Emily is Away Too
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|8/10, based on 1 review
|9.0/10 - 2 votes
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|Simulator Games, Best Casual Games, Best Indie Games, Text Adventure, Emily is Away Series
Remember back in like 2006/07 when you were a bit younger and you could stay up messaging with someone you liked on a chat client without blacking out by 11:30pm? Things seemed so much simpler then and that feeling of odd nostalgia wrapped up in multiple choice plots is exactly what you’re going to be getting here in Emily is Away Too by Kyle Seeley.
To say it frankly, the gameplay is pretty straightforward and there isn’t a lot to it. It’s simulating chat clients so you traditionally have options on how to respond to the messages that are coming up and then the plot unfurls from there. You aren’t free to write your own responses, I know that’s what some people wanted but that’s an outrageous amount of programming required.
You can make a few cursory choices early on in regards to profile picture, name and what is contained within your profile bio but outside of that, what defines your character is what they say during the conversations that you have with the two distinctly different, personable and unique characters.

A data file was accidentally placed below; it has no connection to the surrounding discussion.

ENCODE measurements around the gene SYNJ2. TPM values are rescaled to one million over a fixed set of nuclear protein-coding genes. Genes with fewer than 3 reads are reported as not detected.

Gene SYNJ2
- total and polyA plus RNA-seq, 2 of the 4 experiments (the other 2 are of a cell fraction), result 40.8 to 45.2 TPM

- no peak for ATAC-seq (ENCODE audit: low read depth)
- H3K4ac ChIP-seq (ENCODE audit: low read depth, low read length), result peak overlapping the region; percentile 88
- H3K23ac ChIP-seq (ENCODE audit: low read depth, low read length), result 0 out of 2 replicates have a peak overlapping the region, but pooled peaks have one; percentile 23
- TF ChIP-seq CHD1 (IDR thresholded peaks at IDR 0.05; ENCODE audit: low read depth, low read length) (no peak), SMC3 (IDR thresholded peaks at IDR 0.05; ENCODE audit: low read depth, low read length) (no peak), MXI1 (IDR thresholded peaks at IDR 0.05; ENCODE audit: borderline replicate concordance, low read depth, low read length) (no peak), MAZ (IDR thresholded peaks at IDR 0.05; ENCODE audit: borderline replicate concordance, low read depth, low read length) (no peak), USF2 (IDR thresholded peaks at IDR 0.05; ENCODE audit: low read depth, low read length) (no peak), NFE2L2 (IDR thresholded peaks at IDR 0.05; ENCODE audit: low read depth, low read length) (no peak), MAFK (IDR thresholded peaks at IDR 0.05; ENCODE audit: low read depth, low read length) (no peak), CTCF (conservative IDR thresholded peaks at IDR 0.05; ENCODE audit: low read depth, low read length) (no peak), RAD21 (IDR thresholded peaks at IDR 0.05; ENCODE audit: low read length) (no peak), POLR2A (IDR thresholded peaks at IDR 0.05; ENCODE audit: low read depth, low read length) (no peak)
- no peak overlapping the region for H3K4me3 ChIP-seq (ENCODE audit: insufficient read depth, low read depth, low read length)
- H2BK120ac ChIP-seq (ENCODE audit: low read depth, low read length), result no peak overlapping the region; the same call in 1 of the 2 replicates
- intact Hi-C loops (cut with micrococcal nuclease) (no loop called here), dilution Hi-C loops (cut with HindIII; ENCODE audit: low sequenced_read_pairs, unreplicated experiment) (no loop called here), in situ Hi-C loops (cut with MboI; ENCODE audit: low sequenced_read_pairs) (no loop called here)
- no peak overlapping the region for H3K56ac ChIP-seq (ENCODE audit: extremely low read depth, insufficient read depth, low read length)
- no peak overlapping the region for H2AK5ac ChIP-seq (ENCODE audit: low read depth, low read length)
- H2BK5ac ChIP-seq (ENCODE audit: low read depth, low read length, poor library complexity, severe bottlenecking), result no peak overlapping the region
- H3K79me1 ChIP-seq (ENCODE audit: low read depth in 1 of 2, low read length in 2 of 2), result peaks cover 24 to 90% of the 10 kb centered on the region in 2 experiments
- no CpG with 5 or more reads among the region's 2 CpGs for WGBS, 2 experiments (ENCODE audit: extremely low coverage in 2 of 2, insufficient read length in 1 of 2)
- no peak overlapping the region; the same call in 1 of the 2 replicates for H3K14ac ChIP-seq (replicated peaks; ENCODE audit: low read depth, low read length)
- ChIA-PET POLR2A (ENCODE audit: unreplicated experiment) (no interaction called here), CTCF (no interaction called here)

It really felt like the characters in the game were watching for your responses. They would bring up what you said and reference it later, if you showed great inconsistencies throughout then that would be mentioned. Be nice or rude, be helpful or not, it will be remembered and referenced. Meaning, if you didn’t like your ending or wanted a different one, there’s a good amount of replay value within the game.
There are a few aspects in this game that helped ground it while simultaneously keeping it light. The chat client is very reminiscent of AOL Instant Messenger; there is Facenook and YouToob which probably don’t need explanations on what they reference. Although these things aren’t quite accurate to the world we know, the idea of receiving a link to a song a character likes and going to listen to it adds an incredible depth to the title that I wasn’t expecting.
There are a few endings to the game that arise based on what your decisions were throughout. This adds so much to the game, you may not get the ending you wished for, and you may fall out with a person and wind up hated. It’s so rich and engaging that I found myself caring quite a lot about what I chose to say to each person.
Bare with me as a draw an odd comparison to The Witcher games. Although the gameplay is nothing like The Witcher 3: Wild Hunt, I found myself giving the same amount of care and attention to what I said to each person because I instinctively knew that it mattered, and it forced a quick investment out of me which is impressive for a game so small.
This game doesn’t pretend to be anything that it’s not, it’s clever and can be heartbreaking and I found myself surprisingly invested in it for its short run time. If you enjoy interesting and slightly off-the-beaten-path indie games then this is a must play.
- Great characterisation
- Amusing customisation options
- Feels like the options narrowed in the late game
- More characters would have been cool